- although it started off well, I soon found myself paralysed with not caring about any of it...the main characters seem to me to lack any kind of depth and the plot relies on too many improbable coincidences, and the whole is steeped in far too much of the Victorian bathos for my liking.
02) Jean Auel, The Land of Painted Caves
- the concluding part of her Earth's Children-series, and one that she would have done better not to publish. A sad disappointment for the conclusion to a story I'd been following for three decades.
03) Jane Austen, Northanger Abbey - Austen spoofs the gothic novel while exposing the Bath season as a meat market. Light-hearted in tone and funny in places, this is probably her fluffiest book.
04) J.K. Rowling, Harry Potter and the Philosopher's Stone
05) David Mitchell, The Thousand Autumns of Jacob de Zoet
- I spent three days utterly engrossed in this historical novel set in early 19th century Nagasaki. Slow-paced, beautifully written, well-researched.
06) Horace Walpole, The Castle of Otranto
- a fine example of the gothic novel lampooned by Jane Austen in her Northanger Abbey, it is not without its charm...and mercifully, short.
07) J.K. Rowling, Harry Potter and the Chamber of Secrets
08) Lisa See, Snow Flower and the Secret Fan
- exquisite story written in the form of a memoir, of the deep friendship between two girls growing up in 19th-century rural China, their shared experiences and divergent fates. Wholly absorbing, I couldn't put it down until the very last sentence had been read.
09) J.K. Rowling, Harry Potter and the Prisoner of Azkaban
10) J.K. Rowling, Harry Potter and the Goblet of Fire
11) J.K. Rowling, Harry Potter and the Order of the Phoenix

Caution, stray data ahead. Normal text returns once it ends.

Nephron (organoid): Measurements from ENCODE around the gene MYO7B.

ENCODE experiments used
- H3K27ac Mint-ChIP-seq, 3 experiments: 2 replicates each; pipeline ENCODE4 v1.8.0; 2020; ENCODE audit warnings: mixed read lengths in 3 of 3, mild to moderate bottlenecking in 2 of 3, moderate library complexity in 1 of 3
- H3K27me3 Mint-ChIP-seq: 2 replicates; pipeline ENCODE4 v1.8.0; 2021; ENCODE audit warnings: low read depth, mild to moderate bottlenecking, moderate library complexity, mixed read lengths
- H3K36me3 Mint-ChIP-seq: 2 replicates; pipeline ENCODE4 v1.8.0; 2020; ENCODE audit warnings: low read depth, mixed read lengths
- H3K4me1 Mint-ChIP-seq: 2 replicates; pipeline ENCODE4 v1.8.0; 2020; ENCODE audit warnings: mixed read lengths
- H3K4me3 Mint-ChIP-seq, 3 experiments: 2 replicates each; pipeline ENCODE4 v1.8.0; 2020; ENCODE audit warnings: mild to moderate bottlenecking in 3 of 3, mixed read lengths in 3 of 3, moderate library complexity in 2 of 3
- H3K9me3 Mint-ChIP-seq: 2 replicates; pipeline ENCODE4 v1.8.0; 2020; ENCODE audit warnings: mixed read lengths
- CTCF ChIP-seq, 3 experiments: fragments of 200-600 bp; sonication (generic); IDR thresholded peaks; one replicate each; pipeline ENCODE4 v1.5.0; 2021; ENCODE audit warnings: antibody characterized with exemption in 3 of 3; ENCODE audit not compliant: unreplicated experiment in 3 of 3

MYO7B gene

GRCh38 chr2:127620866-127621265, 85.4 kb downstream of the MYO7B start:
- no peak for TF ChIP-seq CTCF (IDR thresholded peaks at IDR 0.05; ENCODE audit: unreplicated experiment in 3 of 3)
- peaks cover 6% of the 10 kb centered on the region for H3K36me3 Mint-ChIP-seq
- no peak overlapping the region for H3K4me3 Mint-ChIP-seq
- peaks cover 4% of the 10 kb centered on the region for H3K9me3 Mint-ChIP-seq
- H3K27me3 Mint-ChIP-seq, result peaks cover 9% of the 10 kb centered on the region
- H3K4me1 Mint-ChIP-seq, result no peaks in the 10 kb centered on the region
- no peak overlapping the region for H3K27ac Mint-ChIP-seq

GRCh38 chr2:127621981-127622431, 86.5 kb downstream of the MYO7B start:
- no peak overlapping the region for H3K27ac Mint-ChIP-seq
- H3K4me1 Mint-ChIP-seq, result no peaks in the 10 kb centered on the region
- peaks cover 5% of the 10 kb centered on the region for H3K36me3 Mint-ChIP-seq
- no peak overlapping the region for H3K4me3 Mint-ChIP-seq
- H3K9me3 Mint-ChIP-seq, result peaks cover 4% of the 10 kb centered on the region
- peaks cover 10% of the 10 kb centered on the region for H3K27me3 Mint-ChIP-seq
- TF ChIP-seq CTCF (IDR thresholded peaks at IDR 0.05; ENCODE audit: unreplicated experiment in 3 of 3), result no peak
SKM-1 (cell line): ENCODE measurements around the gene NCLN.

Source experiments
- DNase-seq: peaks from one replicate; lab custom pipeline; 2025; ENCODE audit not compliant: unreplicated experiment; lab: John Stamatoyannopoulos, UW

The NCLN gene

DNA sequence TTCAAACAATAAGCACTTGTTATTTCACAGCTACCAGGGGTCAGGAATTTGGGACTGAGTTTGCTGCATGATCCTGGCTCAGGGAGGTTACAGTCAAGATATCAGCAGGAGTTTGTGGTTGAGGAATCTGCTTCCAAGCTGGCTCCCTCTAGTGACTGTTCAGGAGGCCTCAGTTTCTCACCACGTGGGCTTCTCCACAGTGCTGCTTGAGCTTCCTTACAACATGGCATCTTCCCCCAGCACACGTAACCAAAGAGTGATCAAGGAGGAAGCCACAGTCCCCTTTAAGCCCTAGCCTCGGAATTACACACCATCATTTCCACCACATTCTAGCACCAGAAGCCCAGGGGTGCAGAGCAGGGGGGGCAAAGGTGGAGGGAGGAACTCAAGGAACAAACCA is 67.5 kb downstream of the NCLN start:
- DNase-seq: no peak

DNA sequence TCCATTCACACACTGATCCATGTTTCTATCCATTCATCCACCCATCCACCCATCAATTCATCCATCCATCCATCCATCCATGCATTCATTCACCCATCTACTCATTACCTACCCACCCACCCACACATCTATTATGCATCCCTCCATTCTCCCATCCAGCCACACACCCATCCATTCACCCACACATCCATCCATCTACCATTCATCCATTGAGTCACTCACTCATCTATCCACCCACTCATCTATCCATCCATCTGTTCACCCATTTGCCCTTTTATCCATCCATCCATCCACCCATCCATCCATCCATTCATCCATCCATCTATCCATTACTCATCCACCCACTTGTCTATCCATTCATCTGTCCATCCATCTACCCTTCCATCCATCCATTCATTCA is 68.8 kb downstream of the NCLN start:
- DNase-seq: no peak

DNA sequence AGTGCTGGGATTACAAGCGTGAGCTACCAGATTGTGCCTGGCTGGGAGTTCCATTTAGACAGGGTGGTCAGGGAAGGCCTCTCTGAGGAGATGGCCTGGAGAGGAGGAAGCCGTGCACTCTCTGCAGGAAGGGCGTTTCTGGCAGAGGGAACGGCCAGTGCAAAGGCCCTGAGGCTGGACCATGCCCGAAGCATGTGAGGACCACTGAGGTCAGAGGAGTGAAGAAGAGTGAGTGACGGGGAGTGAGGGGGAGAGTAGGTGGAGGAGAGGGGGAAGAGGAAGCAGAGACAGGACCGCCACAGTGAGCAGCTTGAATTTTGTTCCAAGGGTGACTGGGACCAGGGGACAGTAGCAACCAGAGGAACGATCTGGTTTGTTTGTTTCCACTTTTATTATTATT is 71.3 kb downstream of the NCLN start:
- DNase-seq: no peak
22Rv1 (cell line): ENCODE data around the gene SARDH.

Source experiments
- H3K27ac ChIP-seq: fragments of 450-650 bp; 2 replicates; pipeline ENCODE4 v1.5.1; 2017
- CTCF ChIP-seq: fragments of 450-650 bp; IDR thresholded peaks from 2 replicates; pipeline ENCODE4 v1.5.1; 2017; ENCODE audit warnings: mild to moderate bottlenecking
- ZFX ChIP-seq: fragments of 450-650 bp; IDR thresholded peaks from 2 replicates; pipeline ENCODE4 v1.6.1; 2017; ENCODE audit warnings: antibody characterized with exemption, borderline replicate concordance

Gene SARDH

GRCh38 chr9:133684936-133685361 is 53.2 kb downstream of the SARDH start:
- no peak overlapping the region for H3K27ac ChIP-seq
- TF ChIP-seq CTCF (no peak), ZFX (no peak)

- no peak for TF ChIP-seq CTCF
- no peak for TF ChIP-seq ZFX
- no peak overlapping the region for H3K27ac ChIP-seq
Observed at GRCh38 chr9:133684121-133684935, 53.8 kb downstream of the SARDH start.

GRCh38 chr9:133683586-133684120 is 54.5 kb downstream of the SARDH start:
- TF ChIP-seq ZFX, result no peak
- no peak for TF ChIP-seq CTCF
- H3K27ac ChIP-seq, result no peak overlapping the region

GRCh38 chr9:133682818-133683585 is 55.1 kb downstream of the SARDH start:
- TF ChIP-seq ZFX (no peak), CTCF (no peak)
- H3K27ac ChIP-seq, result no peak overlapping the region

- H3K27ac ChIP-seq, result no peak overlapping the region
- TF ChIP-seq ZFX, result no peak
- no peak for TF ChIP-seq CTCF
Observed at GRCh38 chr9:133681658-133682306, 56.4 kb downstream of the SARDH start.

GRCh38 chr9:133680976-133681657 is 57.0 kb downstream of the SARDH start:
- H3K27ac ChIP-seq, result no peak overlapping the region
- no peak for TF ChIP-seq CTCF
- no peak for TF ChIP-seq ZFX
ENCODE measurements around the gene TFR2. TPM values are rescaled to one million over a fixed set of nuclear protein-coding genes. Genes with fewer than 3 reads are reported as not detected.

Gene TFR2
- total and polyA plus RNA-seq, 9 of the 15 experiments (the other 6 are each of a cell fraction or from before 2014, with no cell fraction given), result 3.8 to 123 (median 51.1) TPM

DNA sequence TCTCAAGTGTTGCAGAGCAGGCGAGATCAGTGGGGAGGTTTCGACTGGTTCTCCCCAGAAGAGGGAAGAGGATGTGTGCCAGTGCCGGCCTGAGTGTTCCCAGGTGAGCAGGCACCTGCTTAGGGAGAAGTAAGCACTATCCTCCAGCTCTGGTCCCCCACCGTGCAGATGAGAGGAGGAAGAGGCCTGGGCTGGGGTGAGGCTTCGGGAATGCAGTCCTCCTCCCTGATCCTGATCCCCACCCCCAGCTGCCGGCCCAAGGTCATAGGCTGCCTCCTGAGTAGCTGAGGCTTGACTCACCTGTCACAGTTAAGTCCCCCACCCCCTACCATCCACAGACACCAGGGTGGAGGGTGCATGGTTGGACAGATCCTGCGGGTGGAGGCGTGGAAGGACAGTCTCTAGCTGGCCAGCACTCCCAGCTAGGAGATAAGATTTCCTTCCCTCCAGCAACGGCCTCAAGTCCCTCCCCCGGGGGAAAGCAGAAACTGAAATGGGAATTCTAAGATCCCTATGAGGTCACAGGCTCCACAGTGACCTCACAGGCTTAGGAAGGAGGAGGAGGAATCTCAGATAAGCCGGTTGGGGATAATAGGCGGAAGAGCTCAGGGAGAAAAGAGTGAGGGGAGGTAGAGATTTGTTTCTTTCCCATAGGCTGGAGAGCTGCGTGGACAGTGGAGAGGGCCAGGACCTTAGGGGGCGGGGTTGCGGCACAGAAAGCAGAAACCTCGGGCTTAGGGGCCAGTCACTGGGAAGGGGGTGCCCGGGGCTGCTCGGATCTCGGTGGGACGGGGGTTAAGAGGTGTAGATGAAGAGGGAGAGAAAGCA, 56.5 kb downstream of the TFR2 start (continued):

12) J.K. Rowling, Harry Potter and the Half-Blood Prince
13) J.K. Rowling, Harry Potter and the Deathly Hallows
- I decided, at the start of the year, that I'd put off reading the Harry Potter-books long enough. I'm not sorry I finally succumbed to their lure. I've rarely enjoyed a week's reading more.
14) Alice Albinia, Empires of the Indus. The History of a River non-fiction
- a woman travel writer follows the Indus upstream from its delta to its source, commenting on its rich history and its present-day deplorable state as she goes. Interesting, if somewhat long-winded.
15) Jules Verne, The Castle of the Carpathians
- another gothic novel, set in Transylvania, where the inhabitants of a backward 19th-century village live in superstitious terror of the castle up the road. There is however a simple explanation for the strange phenomena witnessed by the villagers, and a 21st-century reader will hit upon the answer before they're halfway through the novel.
16) Louis de Bernières, Red Dog
- anecdotes about an Australian kelpie that roamed the Pilbara in north-western Australia in the 70s. Very cute.
17) Bernard Cornwell, Death of Kings
- the sixth novel in the series about England's beginning under Alfred the Great and Edward the Elder, and as riveting a read as the others.